Keep Calm and Moderate On – The Makings of a Successful Moderator
The role of the sponsor moderator at an FDA advisory committee is to confidently and concisely respond to panel questions. The Q&A portion of the day is often a ‘make or break’ for sponsors; if the panel’s questions and concerns aren’t addressed, they may be more inclined to vote NO. Therefore, the moderator is not only key to the Q&A process, but to the overall success of the day.
Table Stakes: Knowing the Data.
In addition to being adept with the data, the best moderators anticipate the questions that are most likely to be asked, and plan and practice precise responses. They know when to delegate questions to other responders and know when enough has been said. They also know how to credibly and directly answer the question asked without providing too much tangential information that could prompt additional questions. Finally – they think about the question behind the question, anticipate pitfalls, and remind the panel of key messages when appropriate. With thorough preparation and practice, this is all the easy part.
The “X” Factor
Emotional intelligence is an essential trait in a good moderator. That means having an innate demeanor and presence to effectively command the lectern during Q&A. In short, the moderator should be: Moderate. Balanced. Even-keeled. Not an easy remit when one gets barraged with question after challenging question.
Don’t Take it Personally.
The Q&A portion of the day is high-stakes and not for the faint of heart. This is not the time to fold under pressure or get hot-headed. Remember – the panel is doing its job – trying to understand the data to advise the FDA.
Negative, probing questions that critique the clinical program, pick apart the statistical plan, or challenge the overall outcomes, are guaranteed. It’s how the moderator reacts to the question that is telling. Credibility is not only earned by the data provided but also HOW the response is delivered. Remember, the panelists are people and people make first impressions quickly. They need to trust you, like you, believe you. The best way to achieve this is to answer the question honestly while remaining poised.
The best moderators are calm, collected and confident. They don’t get aggressive, defensive or dismissive. They know that the panel seeks clarity and understand that transparency is key. They also aren’t timid or quiet. They don’t waver in their response.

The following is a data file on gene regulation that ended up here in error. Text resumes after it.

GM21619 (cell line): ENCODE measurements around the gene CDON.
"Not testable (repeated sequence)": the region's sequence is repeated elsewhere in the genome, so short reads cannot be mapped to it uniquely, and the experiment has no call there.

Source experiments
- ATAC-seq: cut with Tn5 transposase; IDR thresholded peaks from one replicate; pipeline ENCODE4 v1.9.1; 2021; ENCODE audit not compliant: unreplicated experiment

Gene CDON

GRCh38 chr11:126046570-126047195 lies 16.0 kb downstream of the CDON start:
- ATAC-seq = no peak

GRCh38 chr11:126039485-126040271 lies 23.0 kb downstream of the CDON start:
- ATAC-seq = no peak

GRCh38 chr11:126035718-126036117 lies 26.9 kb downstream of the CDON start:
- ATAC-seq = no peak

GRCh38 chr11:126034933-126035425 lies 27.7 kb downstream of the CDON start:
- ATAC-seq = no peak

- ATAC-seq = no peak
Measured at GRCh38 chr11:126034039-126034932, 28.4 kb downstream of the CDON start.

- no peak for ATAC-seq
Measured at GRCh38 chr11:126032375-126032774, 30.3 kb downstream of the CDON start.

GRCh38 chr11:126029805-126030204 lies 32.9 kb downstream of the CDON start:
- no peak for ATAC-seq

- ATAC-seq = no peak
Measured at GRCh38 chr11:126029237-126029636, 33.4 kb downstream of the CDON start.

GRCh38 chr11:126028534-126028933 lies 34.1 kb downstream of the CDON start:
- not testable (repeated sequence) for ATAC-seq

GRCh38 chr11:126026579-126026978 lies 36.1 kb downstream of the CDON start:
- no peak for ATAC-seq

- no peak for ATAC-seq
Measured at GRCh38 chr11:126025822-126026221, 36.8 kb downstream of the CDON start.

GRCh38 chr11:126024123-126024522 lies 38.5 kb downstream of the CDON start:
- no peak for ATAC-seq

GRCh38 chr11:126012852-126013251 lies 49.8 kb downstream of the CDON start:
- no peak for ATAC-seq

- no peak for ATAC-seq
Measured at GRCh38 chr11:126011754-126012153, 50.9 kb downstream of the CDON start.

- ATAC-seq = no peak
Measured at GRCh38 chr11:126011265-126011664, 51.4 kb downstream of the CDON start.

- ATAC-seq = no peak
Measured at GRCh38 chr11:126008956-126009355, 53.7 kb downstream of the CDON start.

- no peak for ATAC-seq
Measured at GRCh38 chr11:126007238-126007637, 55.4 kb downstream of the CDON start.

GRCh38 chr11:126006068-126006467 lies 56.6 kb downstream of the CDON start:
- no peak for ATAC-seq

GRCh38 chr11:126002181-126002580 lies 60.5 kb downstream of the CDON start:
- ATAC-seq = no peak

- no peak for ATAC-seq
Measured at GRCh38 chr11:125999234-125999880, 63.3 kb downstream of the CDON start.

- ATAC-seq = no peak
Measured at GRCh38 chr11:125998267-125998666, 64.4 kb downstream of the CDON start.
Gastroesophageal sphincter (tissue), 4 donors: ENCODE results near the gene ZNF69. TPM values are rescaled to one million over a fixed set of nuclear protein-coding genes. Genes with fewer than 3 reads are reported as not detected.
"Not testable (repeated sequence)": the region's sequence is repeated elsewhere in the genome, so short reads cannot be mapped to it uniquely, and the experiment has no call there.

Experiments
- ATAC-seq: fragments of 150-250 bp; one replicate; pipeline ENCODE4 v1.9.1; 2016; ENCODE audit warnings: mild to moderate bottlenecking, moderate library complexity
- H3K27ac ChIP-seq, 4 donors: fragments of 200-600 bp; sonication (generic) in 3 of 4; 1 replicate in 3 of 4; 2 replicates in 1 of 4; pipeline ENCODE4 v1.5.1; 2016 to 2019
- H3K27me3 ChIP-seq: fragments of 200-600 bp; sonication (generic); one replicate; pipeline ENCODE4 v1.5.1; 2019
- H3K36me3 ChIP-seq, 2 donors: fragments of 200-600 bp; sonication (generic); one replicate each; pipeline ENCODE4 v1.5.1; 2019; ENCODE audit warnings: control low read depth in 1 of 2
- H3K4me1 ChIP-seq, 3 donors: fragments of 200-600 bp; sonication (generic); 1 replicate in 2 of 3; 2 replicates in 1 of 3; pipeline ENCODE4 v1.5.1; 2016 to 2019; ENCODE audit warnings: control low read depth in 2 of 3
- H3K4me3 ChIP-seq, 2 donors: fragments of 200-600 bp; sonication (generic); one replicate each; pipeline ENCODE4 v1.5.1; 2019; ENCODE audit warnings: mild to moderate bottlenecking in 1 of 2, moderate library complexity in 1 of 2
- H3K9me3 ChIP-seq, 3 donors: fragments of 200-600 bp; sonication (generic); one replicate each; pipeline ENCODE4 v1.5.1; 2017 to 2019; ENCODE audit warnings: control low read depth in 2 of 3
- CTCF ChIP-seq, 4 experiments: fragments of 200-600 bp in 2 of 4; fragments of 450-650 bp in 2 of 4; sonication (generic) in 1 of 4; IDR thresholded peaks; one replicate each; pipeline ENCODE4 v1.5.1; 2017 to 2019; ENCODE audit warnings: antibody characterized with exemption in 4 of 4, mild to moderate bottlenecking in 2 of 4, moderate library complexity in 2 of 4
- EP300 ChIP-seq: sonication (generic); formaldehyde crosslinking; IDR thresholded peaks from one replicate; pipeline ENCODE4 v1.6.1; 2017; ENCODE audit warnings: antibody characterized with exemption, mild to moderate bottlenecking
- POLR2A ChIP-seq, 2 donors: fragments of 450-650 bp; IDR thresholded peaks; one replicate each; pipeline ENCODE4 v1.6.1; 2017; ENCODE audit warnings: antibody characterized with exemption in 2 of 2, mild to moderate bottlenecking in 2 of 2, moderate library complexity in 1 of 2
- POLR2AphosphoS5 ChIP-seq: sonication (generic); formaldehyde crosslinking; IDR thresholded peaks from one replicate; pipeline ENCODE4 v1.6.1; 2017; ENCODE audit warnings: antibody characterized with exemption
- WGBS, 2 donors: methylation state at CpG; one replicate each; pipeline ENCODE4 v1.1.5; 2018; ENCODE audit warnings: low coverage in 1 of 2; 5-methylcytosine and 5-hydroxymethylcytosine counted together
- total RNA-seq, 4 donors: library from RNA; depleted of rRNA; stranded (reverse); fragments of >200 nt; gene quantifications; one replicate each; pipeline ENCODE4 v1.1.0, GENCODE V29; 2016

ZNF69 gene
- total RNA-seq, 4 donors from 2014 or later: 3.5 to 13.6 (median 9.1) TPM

It’s a balancing act.
• When a panelist is speaking, the moderator shouldn’t interrupt. This doesn’t mean to be meek, just respectful.
• If a panelist misstates data, politely correct. Use phrases like, “Actually…” or “Let me clarify…”
• If asked an unanticipated question, pause, reflect. Take just a moment to gather your thoughts before you respond and know you can always defer a question to after the lunch break if you don’t immediately have the answer.
• Getting fatigued? Use your fellow responders not only because they have extensive knowledge, but to give yourself a moment to breathe.
• When a panelist is critical and even if they themselves get aggressive, rely on the responses you’ve prepared and practiced, further enabling you to remain cool and collected.
At the end of the day, the most important thing for a successful moderator to do is to…
ABOUT THE AUTHOR
Catherine Carlisle Leonard uses her background as an academic writer, political speechwriter, lecturer, and researcher to identify, synthesize, and articulate important information from complex research. Catherine’s unique background allows her to translate information across various subject areas into concise verbal and visual presentations. In addition to her writing and research abilities, Catherine uses her excellent organizational and people skills to unite diverse teams and manage multi-faceted projects. Connect with Cat on LinkedIn.